Overall, Saturday’s win was a mixed bag for Dawgs fans. Georgia won, and the way the Dawgs won has to be a major confidence booster for the rookie QB, but watching a player like Chubb taken out of the equation by his teammates’ inferior play is painful.
Reader Patrick Yaggy sent me a note after Saturday’s game: “The print says 3-0, but I feel like we’re 1-2,” he said, after “watching our O-line get manhandled one more time and seeing those bodies pile up in front of Chubb.”
It’s not going to get any easier, either, with Chad Kelly and the Ole Miss offense looking primed to carve up Georgia’s defense while concentrating on shutting down the Bulldogs’ running game and daring Eason to beat them. Eason won that dare with Mizzou, but the Tigers aren’t yet on the same level as the Rebel Black Bears (or whatever they are these days).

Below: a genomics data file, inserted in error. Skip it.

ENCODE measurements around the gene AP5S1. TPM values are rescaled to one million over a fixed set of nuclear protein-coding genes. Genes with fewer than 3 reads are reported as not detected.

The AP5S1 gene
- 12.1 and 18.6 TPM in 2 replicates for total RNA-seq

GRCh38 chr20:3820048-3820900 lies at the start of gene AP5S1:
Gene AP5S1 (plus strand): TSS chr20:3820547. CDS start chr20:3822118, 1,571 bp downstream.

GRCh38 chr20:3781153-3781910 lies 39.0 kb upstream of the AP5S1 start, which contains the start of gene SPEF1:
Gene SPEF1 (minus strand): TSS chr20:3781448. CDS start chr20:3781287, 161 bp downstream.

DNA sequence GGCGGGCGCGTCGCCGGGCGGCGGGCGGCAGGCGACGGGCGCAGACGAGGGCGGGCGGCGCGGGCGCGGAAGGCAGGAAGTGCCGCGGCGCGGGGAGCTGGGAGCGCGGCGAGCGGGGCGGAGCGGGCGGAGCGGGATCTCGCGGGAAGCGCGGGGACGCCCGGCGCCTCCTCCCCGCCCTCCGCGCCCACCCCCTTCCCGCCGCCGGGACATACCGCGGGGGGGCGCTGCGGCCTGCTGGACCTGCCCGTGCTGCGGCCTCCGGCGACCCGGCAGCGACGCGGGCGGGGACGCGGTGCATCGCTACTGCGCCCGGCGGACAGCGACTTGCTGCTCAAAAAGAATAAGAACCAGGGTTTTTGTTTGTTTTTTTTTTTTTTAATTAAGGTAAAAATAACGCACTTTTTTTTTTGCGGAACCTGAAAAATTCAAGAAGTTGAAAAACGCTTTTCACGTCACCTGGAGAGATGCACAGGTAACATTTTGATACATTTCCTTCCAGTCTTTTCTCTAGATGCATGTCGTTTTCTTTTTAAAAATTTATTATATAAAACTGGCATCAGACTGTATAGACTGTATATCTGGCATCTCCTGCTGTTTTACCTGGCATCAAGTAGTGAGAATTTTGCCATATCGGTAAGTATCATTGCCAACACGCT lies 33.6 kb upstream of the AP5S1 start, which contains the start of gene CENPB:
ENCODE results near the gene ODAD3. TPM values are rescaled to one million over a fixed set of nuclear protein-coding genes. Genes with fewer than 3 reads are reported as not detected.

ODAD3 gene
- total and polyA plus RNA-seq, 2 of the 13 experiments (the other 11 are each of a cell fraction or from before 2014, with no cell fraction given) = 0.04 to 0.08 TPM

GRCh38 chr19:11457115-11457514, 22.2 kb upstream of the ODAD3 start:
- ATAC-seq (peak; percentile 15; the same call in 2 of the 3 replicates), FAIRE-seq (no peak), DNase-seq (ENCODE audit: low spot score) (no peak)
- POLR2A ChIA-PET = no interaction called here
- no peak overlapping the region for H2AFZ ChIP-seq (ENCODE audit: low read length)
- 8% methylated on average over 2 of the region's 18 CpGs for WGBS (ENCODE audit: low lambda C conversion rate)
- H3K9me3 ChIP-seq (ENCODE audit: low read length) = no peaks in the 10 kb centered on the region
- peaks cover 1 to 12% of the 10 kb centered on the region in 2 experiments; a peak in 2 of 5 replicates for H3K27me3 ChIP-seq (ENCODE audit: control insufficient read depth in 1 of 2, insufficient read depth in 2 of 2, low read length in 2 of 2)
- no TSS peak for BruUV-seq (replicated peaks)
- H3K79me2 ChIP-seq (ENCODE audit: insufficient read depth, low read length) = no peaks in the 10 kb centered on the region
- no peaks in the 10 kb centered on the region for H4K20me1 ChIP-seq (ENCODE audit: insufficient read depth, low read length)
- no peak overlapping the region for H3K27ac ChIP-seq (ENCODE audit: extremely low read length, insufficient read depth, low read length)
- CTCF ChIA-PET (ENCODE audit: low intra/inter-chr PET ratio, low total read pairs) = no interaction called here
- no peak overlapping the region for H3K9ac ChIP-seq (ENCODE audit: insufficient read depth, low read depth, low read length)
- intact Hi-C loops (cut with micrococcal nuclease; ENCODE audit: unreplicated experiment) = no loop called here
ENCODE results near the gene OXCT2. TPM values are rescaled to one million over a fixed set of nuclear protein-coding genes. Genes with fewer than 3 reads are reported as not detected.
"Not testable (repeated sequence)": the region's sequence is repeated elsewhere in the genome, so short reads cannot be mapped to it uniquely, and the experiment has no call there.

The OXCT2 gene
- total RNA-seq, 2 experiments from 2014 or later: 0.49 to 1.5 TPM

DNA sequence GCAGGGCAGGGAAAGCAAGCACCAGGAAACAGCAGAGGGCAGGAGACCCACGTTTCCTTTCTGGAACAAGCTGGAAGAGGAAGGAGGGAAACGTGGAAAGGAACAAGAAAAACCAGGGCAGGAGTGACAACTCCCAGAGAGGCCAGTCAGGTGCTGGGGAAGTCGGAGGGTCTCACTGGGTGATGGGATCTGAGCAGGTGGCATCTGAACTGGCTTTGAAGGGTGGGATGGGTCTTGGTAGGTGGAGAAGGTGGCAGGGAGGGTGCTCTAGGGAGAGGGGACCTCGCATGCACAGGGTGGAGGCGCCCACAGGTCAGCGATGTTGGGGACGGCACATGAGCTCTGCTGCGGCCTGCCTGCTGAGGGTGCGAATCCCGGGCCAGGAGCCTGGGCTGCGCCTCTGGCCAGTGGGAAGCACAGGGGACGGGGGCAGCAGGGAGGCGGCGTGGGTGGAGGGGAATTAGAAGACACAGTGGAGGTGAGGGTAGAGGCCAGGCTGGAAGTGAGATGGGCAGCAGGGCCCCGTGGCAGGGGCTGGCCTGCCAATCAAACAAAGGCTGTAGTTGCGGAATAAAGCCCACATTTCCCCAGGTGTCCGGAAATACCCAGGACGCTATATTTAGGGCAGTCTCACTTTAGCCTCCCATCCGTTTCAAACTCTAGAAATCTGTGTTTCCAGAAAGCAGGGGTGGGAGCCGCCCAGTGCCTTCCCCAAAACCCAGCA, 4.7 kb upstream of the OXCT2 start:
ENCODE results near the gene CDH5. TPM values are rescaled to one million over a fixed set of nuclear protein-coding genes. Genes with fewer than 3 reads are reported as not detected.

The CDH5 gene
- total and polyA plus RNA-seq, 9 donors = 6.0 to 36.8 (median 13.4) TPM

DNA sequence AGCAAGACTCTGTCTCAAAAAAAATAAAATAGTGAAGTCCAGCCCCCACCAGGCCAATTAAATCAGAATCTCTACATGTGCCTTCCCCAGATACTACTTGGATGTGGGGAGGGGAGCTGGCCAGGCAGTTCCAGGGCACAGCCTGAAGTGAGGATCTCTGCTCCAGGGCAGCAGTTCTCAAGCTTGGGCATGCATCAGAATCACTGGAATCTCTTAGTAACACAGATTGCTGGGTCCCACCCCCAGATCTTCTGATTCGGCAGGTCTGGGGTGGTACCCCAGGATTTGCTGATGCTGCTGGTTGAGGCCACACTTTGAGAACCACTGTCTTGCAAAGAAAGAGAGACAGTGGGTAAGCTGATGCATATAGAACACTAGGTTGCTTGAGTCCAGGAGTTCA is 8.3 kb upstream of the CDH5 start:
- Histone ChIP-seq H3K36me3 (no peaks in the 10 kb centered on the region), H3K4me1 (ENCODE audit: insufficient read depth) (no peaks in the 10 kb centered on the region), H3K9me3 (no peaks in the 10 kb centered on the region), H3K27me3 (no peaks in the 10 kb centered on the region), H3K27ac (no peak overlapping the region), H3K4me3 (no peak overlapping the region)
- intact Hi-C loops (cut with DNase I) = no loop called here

And then Tennessee comes to Athens.
As my Facebook friend Clint Ard put it: “The next 2 weeks will tell the tale of this season.”
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— Bill King, Junkyard Blawg
Bill King is an Athens native and a graduate of the University of Georgia’s Henry W. Grady College of Journalism and Mass Communication. A lifelong Bulldogs fan, he sold programs at Sanford Stadium as a teen and has been a football season ticket holder since leaving school. He has worked at the AJC since college and spent 10 years as the Constitution’s rock music critic before moving into copy editing on the old afternoon Journal. In addition to blogging, he’s now a story editor.